Thank you for voting for community. I’m excited to put my experience to work over the next four years!
These last few weeks have been intense but the definite highlight has been reconnecting and meeting new community members. This community is diverse but shares one commonality: KINDNESS. Highlights from door knocking include, but are not limited to: being offered to come in for pie by Stan and Maria, given a handmade ornament by Stefan and being invited to see Randy’s extensive train set (I hope I have your names correct.) You were all so gracious and it was very clear to me that “you love it here” and enjoy everything Shawnigan has to offer. Cheers to Community! Thank you all for your continued support.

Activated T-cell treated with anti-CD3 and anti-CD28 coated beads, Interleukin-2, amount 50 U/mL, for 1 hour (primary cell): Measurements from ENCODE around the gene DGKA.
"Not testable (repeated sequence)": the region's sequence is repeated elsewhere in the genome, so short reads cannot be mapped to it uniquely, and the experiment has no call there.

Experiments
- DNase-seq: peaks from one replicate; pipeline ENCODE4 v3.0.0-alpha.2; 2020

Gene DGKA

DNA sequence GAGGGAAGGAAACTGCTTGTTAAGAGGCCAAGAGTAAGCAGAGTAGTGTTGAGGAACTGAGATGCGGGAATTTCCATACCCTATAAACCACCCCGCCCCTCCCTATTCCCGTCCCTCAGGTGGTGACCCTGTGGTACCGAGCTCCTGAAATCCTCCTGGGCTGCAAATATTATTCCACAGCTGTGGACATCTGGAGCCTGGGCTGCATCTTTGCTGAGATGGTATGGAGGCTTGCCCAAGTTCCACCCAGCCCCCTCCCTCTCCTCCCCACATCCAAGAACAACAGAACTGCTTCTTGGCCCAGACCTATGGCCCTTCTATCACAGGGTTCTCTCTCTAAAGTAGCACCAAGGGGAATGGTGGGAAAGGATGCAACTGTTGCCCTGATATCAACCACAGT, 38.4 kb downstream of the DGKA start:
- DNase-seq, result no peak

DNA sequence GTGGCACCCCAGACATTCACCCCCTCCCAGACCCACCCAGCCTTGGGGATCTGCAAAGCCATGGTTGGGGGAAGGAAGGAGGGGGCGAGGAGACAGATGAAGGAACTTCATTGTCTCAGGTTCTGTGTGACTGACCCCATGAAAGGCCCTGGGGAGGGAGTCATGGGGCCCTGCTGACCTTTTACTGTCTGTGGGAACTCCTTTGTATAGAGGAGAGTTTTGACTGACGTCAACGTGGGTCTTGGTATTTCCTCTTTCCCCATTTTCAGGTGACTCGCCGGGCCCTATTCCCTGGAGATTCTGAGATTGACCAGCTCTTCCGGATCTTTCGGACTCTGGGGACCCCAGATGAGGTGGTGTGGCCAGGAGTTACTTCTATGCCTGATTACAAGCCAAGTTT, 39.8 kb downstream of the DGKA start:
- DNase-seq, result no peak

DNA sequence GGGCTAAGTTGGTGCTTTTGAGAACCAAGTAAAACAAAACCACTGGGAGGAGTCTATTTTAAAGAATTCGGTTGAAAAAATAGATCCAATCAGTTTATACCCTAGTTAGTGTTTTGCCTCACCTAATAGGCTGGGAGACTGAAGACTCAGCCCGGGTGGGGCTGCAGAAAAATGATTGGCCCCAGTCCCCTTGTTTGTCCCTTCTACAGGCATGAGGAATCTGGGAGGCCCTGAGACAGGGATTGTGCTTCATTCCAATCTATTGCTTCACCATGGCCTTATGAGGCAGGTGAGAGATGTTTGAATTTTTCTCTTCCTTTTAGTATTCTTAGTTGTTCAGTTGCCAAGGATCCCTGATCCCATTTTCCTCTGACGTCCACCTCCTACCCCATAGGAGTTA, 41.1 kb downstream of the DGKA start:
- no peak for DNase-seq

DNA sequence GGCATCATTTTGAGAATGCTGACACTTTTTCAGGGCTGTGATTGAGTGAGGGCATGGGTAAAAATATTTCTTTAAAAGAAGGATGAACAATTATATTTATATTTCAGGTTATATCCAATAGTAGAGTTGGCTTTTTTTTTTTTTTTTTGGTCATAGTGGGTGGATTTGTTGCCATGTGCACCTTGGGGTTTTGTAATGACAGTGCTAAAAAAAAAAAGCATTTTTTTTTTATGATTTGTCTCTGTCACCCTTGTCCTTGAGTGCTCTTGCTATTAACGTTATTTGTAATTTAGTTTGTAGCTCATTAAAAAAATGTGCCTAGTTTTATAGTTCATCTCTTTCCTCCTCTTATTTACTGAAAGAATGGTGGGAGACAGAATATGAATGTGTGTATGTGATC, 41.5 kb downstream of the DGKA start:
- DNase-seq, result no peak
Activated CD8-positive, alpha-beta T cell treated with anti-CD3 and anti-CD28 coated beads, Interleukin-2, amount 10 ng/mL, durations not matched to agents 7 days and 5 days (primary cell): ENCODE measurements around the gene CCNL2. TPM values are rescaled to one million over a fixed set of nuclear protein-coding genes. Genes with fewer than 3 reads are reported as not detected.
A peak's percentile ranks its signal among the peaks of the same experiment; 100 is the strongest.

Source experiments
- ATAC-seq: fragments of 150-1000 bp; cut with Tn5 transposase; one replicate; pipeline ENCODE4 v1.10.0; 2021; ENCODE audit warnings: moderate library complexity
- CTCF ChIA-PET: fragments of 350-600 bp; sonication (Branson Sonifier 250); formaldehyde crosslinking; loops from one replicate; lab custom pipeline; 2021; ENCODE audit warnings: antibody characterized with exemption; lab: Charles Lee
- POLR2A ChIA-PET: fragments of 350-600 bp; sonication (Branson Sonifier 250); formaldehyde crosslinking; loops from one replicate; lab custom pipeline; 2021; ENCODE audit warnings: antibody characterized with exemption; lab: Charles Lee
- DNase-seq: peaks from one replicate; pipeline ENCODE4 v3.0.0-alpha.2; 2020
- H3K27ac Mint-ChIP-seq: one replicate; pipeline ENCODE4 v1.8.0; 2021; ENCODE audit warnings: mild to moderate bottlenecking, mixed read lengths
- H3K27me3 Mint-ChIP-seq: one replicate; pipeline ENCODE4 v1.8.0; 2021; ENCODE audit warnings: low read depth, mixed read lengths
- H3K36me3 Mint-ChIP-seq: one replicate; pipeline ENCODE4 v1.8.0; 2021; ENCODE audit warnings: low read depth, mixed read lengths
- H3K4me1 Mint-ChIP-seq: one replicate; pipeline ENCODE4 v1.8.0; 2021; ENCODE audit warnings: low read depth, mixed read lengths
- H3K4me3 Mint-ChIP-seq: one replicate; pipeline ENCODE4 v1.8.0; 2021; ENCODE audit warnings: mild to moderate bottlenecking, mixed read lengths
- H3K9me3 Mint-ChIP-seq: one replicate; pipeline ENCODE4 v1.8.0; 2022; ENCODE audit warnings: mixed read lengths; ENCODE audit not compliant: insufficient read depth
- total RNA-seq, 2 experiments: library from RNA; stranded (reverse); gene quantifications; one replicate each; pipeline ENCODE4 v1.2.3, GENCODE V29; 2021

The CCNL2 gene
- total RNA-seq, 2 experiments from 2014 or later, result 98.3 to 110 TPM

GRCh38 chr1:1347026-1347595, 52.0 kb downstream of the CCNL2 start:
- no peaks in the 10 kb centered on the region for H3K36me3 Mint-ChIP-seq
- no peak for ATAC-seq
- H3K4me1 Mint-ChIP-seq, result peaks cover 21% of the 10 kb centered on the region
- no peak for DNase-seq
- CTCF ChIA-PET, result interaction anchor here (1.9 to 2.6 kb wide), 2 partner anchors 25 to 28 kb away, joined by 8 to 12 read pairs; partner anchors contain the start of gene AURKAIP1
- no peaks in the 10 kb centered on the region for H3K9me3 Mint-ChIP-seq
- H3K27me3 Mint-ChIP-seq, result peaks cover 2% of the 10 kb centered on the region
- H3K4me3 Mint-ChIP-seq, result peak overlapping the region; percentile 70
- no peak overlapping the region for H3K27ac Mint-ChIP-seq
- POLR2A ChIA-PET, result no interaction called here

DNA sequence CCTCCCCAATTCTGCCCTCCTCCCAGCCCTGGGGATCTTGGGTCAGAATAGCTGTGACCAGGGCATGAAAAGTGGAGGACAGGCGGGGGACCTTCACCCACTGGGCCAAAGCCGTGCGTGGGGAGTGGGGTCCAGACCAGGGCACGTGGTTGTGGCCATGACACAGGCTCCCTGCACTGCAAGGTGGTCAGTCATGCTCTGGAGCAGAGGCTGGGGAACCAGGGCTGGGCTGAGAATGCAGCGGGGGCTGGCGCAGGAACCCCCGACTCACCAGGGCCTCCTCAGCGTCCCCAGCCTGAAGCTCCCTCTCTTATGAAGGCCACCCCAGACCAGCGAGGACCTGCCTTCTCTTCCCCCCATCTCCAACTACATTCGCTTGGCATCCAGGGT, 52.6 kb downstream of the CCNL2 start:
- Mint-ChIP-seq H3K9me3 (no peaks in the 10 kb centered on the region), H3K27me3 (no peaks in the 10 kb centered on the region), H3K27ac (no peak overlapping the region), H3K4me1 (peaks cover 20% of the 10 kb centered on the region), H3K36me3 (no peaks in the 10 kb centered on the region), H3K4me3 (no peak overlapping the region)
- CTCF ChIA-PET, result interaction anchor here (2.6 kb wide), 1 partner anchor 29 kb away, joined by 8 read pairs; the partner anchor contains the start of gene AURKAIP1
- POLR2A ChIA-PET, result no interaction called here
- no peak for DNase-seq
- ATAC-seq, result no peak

Board Inauguration November 9th at the CVRD Boardroom at 1:30pm
First Community Meet & Greet of the term - Monday November 28th 7pm-8pm at the Shawnigan Lake Community Centre. Let’s chat about emerging topics that are important to the community.
Save the Date Feb 4th 10am – 1pm South Cowichan Volunteers Fair
On a less positive note, just days before the election, a piece of illegal advertising was circulated by Canada Post in Cobble Hill. It was published anonymously by one or more individuals in this community. The Elections BC investigation into this is ongoing, but as I have previously stated, I will not be intimidated by bullies or special interest groups, especially those who won’t even sign their name to a letter. However, there were several accusations and half-truths in that letter that should be properly addressed so that the community has accurate information;